More Testing Needed for Pregnant Women, Who Face Greater Risk From COVID-19

New statewide totals: 90,369 cases, 4,058 deaths

Illinois has opened more than 250 free testing sites statewide as it continues to ramp up its coronavirus testing efforts. To date, 538,602 tests have been conducted, with 26,565 in the 24 hours between Thursday and Friday.

But one group still needs more testing: pregnant women. 

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“Knowing if a woman giving birth has COVID-19 will help inform the medical plan, help inform medical decisions that need to be made, including those surrounding the use of appropriate personal protective equipment that will help protect not only the pregnant woman, but also her health care providers and, in fact, her newborn baby,” Illinois Department of Public Health Director Dr. Ngozi Ezike said during Friday’s daily briefing.

Labor symptoms can mimic or cover up those of COVID-19, Ezike said, and can cause additional complications for women following birth. Early data from hospitals statewide that have already implemented universal screening of women admitted for labor shows a positivity rate of anywhere between 3-12%.

Officials on Friday reported 2,432 new COVID-19 cases in the 24 hours between Thursday and Friday, including 130 deaths. That puts the state’s coronavirus totals at 90,369 total cases and 4,058 deaths.

Of the 26,565 tests completed in the past 24 hours, about 3,000 of those were conducted using the Chicago-based Abbott Laboratories’ ID Now testing machine, which was the subject this week of an FDA warning concerning its reliability.

According to NPR, a study published this week showed those machines could be missing nearly half of all positive results. Pritzker on Friday said the ID Now machine has been used in about 10% of all tests statewide, adding that those results are now being pulled for further examination.

“I don’t think the FDA necessarily decided those (machines) are completely ineffectual, but they put out a warning and I believe Abbott is responding,” the governor said. “I think they’ll probably be used less for COVID-19 … I think we’ve all been put on warning by the FDA.”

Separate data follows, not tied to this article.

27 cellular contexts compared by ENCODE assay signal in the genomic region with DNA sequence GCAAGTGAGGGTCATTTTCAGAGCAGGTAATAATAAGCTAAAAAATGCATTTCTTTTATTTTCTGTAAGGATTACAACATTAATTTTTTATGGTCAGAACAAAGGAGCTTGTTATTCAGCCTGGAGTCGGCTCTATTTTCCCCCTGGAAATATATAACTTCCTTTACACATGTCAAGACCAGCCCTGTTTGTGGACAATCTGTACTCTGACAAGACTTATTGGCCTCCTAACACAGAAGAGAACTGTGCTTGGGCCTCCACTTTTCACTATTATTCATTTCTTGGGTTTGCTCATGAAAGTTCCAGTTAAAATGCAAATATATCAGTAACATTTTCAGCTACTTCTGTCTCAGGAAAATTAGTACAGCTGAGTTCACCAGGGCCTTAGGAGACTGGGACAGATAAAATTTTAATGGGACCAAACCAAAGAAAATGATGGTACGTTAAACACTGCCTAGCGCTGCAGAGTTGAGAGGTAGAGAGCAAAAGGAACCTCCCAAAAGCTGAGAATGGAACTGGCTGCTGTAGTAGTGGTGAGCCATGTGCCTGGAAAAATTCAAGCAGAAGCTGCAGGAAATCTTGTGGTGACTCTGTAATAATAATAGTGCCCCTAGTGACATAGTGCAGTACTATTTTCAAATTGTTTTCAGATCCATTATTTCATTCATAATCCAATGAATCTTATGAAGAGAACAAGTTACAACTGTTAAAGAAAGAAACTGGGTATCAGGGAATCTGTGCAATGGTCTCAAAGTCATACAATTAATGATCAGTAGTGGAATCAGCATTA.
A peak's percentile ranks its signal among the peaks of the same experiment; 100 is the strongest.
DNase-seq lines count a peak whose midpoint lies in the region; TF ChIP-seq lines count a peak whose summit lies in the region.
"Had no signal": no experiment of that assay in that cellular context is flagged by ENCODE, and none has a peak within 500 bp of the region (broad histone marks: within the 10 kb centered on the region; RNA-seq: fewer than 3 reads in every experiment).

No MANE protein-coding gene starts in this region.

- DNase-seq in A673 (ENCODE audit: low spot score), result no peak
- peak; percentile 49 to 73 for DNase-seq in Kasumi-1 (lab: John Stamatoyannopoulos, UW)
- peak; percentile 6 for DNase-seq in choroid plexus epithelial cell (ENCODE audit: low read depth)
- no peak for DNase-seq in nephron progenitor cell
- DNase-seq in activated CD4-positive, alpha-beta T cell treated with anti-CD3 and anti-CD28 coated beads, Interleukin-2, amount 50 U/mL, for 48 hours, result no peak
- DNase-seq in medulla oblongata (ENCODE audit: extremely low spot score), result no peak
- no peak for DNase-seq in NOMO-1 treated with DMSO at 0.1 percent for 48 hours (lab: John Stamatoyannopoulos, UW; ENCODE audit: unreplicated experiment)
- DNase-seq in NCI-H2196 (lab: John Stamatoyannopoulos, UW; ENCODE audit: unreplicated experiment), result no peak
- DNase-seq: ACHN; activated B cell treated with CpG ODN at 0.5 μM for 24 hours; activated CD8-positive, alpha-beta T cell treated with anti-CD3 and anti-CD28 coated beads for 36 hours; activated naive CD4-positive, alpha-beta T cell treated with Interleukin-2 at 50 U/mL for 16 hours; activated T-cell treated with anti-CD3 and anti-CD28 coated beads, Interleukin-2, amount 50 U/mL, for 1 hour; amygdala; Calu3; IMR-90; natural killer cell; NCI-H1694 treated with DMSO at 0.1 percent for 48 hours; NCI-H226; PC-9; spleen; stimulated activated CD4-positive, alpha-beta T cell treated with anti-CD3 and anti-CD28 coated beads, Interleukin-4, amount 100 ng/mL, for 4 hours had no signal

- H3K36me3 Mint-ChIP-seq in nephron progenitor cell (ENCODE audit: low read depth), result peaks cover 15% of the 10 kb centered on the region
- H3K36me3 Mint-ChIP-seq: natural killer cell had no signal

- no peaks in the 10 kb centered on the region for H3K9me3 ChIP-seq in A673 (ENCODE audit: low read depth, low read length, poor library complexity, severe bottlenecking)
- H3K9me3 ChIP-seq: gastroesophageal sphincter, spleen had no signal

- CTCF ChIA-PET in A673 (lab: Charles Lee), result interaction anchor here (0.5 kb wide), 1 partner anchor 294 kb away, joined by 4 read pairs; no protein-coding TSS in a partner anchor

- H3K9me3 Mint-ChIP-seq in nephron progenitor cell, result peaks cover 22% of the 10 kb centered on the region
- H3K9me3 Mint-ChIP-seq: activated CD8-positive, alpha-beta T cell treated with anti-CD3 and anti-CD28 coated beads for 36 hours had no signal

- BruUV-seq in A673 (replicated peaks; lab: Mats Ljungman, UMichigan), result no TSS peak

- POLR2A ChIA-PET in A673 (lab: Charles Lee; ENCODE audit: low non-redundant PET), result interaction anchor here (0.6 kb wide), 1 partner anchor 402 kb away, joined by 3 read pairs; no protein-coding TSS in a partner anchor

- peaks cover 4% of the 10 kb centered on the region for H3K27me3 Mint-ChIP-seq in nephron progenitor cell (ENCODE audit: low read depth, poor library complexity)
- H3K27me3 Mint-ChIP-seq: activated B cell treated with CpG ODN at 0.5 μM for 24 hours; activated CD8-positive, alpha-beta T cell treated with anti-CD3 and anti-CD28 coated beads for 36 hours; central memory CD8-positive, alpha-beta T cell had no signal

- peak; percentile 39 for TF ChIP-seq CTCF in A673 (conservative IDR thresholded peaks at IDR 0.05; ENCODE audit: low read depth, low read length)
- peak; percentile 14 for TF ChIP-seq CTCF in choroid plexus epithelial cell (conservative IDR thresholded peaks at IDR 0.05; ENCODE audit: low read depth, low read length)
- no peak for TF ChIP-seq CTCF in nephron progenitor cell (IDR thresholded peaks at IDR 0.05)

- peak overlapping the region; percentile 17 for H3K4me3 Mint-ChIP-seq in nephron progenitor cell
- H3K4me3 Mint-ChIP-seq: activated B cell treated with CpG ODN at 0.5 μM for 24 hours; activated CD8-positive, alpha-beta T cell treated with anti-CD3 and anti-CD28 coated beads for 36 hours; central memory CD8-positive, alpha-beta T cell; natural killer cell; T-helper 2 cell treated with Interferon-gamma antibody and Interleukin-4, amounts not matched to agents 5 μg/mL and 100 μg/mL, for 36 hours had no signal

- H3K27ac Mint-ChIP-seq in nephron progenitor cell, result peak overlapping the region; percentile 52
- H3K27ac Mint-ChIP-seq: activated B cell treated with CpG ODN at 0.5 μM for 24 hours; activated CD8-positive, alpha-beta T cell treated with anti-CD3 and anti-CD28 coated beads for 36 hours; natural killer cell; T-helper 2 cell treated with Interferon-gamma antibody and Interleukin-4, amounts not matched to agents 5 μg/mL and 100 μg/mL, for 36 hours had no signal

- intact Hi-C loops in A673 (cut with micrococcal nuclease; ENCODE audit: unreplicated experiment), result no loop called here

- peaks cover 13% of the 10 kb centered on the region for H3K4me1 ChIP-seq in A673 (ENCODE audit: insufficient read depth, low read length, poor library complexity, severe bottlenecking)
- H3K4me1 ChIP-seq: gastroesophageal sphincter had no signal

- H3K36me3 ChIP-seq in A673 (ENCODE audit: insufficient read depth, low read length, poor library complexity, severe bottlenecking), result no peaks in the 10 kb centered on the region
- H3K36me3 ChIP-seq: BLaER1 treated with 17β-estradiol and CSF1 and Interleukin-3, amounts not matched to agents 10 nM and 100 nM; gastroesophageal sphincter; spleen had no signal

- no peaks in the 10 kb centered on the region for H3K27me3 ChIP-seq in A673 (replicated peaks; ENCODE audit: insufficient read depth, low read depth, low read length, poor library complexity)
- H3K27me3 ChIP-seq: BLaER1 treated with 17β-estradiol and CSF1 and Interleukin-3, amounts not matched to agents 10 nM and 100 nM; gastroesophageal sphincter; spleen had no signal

The state owns only a small number of the ID Now machines, Pritzker said, including 15 which were sent by the federal government. Others in use are owned privately, but Pritzker said those using them should hold off until their accuracy can be confirmed.

“I want to discourage those folks from using it until they know what the FDA guidance will be,” the governor said, “to make sure that the sensitivity is proper to get the results I think we all hope and expect to get from a COVID-19 test.”

As of Friday, every region across Illinois is meeting the positivity rates necessary to move from phase 2 into phase 3 of Pritzker’s five-step “Restore Illinois” plan. To do so, regions must remain at or below a 20% positivity rate and increase no more than 10 percentage points over a 14-day period.

The governor said the statewide positivity rate over the past 24 hours is 9.2%, while the average over the past week is 12%. The overall average dating back to February is 16.8%, he said, though the decline seen since then should be taken with a grain with salt as Illinois is now testing far more residents than it was in February or March.

“Testing, testing, testing – that’s what every epidemiologist, every immunologist, every responsible business owner and everyone who cares about safely opening up our economy says we must do in order to successfully maintain a high standard of protection as we move into phase 3 and phase 4 of the Restore Illinois plan,” Pritzker said.

No region will move into phase 3 before May 29. In that phase, gatherings of 10 or fewer people will be allowed, select industries can begin returning to their workplaces and retail establishments may reopen with limited capacity.

Contact Matt Masterson: @ByMattMasterson[email protected] | (773) 509-5431


Coronavirus Prevention Tips and Resources

Officials advise taking preventive measures to slow the spread of the virus, including: 

—Washing your hands for at least 20 seconds with soap and water
—Using hand sanitizer with at least 60% alcohol
—Sneezing or coughing into a tissue and then disposing of the tissue
—Limiting contact with people regardless of how you feel
—Staying home when you are sick

Symptoms of COVID-19 include, but are not limited to:

—New onset of fever, cough, shortness of breath
—Congestion in the nasal sinuses or lungs
—Sore throat, body aches or unusual fatigue

If you think you have COVID-19:

Call your doctor before showing up at their office. If you have a medical emergency and need to call 911, tell the operator that you think you have COVID-19. If possible, wear a mask before medical help arrives or presenting at a doctor’s office. More advice for those who think they have COVID-19.

Additional resources:

Centers for Disease Control and Prevention
Illinois’ COVID-19 website
Illinois Department of Public Health (IDPH) website
—IDPH COVID-19 hotline: 800-889-3931
—IDPH COVID-19 email link
City of Chicago COVID-19 website
—City of Chicago COVID-19 hotline: 312-746-4835
—City of Chicago COVID-19 email link


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